- Britain and the EU agreed the terms of a Brexit transition deal on Monday.
- Spain is threatening to block it unless Britain backs down on Gibraltar.
- The Spanish government wants a veto on Gibraltar – a British overseas territory on the southern coast of Spain – staying in the single market and customs union during transition.
- The EU must convince Spain to change its mind by Friday.
LONDON – The Brexit transition deal agreed this week by UK and EU negotiators has been thrown into fresh doubt by the Spanish government’s refusal to give its backing over the status of Gibraltar.
The deal – agreed earlier this week by UK Brexit Secretary David Davis and the EU’s chief Brexit negotiator Michel Barnier – is supposed to be signed off by the EU27 at a European Council summit in Brussels this week.
However, Spain is reluctant to approve the updated Withdrawal Agreement unless it is given a veto on Gibraltar remaining in the single market and customs union during the 20-month transition,The Guardian reports.
Gibraltar is on the southern coast of Spain with a population of around 30,000. It has been a British territory for over three centuries and voted overwhelmingly to stay in the European Union, with 96% of voters backing Remain.
Towards the end of last year, Brussels said that the Spanish government must agree to Gibraltar being involved in any future trade deal between the UK and EU after Brexit before it can be signed off.
There was concern in Madrid this week after Davis said Gibraltar would automatically be included in the UK-EU transition deal, meaning it would stay in the single market and customs union without Spain’s permission.
Asked whether the transition covered Gibraltar, Davis said: “Yes, it does cover Gibraltar. That is our view of it.”
EU officials are reportedly confident that Spain can be convinced to support the Withdrawal Agreement in time for the Council summit, which takes place in Brussels tomorrow and Friday.
Any hold-up could push the deal back to summer, leaving British business in a severe state of limbo and UK government with just half a year to negotiate the future relationship before the deal is sent off for parliamentary approval.
Gibraltar’s Prime Minister, Fabian Picardo, has previously claimed that a hard Brexit – ie leaving the single market with no transitional apparatus in place – would pose an “existential threat” to the territory because of its economic dependency on Britain’s membership of the EU’s internal market.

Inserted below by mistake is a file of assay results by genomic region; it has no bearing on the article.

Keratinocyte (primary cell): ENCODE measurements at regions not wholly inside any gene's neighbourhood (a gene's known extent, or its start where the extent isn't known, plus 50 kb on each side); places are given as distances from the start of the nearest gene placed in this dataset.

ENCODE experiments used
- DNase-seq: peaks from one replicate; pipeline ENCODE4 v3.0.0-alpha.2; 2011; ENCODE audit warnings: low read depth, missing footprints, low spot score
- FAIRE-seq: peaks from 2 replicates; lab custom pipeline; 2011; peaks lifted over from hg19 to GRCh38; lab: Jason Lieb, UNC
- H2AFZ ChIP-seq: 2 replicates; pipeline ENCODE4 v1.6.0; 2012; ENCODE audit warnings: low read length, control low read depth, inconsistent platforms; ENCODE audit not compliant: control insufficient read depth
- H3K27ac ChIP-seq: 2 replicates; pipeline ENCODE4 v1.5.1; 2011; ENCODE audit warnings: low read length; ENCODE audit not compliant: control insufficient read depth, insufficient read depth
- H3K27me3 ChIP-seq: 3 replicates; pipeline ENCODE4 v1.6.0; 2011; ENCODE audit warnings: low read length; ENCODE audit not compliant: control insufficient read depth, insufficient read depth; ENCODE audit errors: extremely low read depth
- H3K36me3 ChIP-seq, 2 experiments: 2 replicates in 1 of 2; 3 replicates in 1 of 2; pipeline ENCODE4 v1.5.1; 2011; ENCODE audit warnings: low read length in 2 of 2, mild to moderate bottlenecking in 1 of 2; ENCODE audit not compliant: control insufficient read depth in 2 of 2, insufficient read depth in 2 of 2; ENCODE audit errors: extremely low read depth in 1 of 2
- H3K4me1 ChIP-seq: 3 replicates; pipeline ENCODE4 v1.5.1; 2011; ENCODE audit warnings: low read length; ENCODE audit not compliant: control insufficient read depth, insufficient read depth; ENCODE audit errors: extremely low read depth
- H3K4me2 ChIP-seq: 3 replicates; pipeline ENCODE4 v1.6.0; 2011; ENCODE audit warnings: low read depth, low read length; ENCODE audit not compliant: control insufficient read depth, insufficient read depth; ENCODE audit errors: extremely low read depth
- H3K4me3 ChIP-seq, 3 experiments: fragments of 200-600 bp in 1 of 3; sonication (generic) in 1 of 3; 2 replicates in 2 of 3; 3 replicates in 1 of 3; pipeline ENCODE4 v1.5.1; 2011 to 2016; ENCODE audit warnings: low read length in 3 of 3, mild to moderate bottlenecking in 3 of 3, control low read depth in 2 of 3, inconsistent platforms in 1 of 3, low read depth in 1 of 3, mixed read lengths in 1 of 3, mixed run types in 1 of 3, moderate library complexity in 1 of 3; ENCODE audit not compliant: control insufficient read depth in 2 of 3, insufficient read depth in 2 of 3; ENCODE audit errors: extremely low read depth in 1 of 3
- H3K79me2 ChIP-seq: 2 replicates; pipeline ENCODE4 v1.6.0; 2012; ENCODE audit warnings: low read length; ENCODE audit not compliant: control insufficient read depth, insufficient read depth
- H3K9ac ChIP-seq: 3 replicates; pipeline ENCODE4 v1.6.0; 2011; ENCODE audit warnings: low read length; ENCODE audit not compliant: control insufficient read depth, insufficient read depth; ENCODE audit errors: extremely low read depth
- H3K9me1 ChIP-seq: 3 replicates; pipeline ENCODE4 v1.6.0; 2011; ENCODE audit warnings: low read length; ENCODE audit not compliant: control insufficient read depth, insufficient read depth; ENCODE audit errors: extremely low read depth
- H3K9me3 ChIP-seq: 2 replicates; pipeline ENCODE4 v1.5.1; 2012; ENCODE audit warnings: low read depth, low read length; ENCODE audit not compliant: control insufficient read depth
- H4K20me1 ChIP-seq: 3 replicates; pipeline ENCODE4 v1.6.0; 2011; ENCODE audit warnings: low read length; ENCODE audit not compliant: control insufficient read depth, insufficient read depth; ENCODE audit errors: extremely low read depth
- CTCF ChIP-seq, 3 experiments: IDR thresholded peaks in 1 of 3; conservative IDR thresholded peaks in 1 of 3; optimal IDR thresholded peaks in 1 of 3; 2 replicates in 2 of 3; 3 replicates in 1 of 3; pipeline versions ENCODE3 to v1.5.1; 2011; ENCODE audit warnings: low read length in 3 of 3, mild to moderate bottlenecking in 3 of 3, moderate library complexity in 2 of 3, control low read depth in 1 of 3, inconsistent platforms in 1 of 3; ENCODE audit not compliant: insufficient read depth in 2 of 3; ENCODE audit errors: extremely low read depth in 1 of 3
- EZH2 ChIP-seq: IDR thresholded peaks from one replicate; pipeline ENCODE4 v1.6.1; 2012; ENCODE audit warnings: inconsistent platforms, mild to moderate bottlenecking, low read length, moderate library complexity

Eloise Todd, CEO of anti-Brexit group Best For Britain, said the Gibraltar development raises new questions about whether leaving the EU is “really worth it.”
“With just a day to go before European leaders descend on Brussels to sign off this transition deal, these revelations show huge question marks that remain over the Gibraltar issue. This situation could lead to this whole sorry exercise crashing down around May and Davis and could leave them stuck between a rock and a hard place,” she said. “If we sendup with a situation where two parts of the UK, Gibraltar and Northern Ireland, remain in the single market and customs union post-Brexit whilst the people of England, Wales and Scotland have the property that membership brings snatched away from them.
“Even those pushing the hardest for Brexit have to start asking themselves if this is all really worth it.”
Why is Gibraltar so important?
The overwhelming majority of Gibraltans want to remain part of Britain. Spain is yet to fully abandon its hope of regaining at least some control over the territory which it lost to British-Dutch forces in the early 18th century.
Speaking after the June Brexit vote, Spain’s former foreign minister Jose Manuel Garcia-Margallo said he hoped that to seeing the “Spanish flag on the rock [Gilbraltar]” was “much closer” to becoming reality.
Both the British and Gibraltar governments have consistently rejected both the possibility of Gibraltar being shared with or returned to Spain.
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